Why is “Mother Nature” a Woman?

Illustration by Zoe Frederick
Illustration by Zoë Frederick

Mother Nature

A recurring character that transcends cultures, Mother Nature personifies the nurturing and replenishing qualities of the natural world. While the first reference to Mother Nature in English occurred in 1266 C.E., the first actual written reference was in Mycenaeane Greek, in the 12th or 13th century B.C.E. Meanwhile, myths of nature goddesses date all the way back to the 3rd millennium B.C.E. Known by many names (Gaia, Persephone, Inanna), nature has consistently been imagined as a woman. The idea was solidified during the Enlightenment. In order to be studied, nature could not be analogous to God—which meant that it had to be a woman.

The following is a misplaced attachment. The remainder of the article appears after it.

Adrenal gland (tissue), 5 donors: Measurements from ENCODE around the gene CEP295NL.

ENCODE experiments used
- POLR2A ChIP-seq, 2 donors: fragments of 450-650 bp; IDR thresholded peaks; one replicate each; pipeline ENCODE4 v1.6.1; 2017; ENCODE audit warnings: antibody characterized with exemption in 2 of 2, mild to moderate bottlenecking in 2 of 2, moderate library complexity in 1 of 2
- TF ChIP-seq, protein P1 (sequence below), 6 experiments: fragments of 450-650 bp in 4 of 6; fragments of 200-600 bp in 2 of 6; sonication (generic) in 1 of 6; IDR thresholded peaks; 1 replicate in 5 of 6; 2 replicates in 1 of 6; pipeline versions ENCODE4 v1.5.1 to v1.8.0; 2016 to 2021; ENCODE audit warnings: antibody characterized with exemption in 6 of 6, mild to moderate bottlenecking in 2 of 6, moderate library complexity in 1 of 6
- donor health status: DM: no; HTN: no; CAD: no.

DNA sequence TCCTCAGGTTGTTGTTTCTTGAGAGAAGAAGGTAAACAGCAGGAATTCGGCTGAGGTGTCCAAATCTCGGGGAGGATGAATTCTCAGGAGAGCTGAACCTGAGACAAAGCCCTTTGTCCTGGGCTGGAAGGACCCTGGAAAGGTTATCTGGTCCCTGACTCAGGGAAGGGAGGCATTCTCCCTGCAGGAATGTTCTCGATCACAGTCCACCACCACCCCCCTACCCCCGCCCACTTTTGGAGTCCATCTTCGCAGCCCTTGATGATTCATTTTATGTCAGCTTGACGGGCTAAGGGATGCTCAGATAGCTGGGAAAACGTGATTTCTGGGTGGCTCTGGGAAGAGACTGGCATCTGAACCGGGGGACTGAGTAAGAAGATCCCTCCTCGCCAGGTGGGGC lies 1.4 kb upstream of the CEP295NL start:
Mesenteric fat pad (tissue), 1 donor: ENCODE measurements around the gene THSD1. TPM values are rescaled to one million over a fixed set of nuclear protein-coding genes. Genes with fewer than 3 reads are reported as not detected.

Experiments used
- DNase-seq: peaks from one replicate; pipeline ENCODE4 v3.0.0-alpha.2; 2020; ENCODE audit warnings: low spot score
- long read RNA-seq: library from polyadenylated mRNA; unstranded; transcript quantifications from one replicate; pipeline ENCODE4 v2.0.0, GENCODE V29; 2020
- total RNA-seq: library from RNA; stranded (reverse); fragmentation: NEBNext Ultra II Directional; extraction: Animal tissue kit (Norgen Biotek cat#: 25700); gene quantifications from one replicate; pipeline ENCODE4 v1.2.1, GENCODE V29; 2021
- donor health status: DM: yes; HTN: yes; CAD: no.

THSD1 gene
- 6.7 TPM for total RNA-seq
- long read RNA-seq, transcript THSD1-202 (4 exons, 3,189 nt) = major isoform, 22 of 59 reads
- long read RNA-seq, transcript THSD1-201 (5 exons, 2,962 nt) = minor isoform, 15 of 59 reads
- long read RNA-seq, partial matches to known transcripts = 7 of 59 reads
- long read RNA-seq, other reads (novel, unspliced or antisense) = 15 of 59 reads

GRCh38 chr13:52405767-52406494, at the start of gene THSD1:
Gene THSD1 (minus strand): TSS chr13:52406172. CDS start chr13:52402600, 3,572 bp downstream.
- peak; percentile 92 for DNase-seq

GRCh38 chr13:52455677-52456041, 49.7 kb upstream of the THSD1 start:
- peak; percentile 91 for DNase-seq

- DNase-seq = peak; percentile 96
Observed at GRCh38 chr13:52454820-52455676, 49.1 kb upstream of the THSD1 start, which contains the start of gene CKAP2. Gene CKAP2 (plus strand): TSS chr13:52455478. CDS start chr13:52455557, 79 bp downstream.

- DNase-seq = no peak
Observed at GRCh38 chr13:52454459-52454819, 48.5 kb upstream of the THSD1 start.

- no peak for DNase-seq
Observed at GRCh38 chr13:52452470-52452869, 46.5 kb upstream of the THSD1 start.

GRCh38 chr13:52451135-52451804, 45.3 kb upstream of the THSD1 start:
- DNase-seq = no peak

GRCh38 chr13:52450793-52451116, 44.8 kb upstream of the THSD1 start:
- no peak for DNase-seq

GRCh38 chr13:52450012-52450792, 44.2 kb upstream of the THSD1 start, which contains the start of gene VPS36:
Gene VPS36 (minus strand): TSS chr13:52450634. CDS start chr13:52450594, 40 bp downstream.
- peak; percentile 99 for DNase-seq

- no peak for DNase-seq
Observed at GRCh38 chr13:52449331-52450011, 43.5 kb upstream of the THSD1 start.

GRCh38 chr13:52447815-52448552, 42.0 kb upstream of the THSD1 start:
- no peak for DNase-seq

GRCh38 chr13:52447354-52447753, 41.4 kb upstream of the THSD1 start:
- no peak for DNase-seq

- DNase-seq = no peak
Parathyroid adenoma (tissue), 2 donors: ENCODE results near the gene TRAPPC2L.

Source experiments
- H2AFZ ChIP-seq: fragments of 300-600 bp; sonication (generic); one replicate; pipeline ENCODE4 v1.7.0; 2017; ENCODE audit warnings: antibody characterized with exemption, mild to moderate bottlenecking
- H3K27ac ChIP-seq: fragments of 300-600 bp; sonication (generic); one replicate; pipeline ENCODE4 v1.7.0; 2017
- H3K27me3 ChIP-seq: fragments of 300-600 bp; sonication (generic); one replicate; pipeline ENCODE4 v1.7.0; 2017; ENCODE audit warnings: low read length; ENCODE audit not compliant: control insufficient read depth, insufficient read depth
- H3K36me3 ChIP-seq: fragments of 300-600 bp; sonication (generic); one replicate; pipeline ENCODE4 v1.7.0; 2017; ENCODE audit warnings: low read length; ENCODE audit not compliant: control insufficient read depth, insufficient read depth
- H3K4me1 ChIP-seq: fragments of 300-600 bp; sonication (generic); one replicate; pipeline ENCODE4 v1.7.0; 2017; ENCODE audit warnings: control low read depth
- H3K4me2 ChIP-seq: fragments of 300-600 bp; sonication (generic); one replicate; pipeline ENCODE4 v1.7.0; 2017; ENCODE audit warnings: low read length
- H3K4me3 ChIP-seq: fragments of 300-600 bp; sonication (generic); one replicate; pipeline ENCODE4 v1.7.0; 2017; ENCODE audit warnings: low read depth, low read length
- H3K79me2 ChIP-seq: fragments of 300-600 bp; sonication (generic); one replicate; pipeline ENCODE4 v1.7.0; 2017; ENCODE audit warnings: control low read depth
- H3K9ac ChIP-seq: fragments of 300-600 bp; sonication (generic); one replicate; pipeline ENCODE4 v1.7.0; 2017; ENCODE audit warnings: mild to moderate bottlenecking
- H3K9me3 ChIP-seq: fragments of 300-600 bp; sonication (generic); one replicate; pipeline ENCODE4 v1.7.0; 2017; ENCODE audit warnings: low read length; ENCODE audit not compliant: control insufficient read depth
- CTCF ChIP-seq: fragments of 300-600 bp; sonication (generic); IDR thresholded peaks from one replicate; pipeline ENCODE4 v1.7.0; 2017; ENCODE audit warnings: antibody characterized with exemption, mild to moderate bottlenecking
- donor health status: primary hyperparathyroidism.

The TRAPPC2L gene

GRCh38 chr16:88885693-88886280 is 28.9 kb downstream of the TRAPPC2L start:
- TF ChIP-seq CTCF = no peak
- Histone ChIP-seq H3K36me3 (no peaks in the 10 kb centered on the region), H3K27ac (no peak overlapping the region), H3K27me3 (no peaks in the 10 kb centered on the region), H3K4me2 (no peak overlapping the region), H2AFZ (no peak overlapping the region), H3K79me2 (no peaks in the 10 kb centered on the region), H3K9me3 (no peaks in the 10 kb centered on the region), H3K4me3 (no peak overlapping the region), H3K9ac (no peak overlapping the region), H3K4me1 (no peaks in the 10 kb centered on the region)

“Those who contemplate the beauty of the earth find reserves of strength that will endure as long as life lasts.” —Rachel Carson

This article originally appeared in the Mothers & Grandmothers issue. For more inspiring stories about women, check out How I Started My Own Family Film Business and This Conservationist is Fixing the Global Poaching Problem in a Unique Way.

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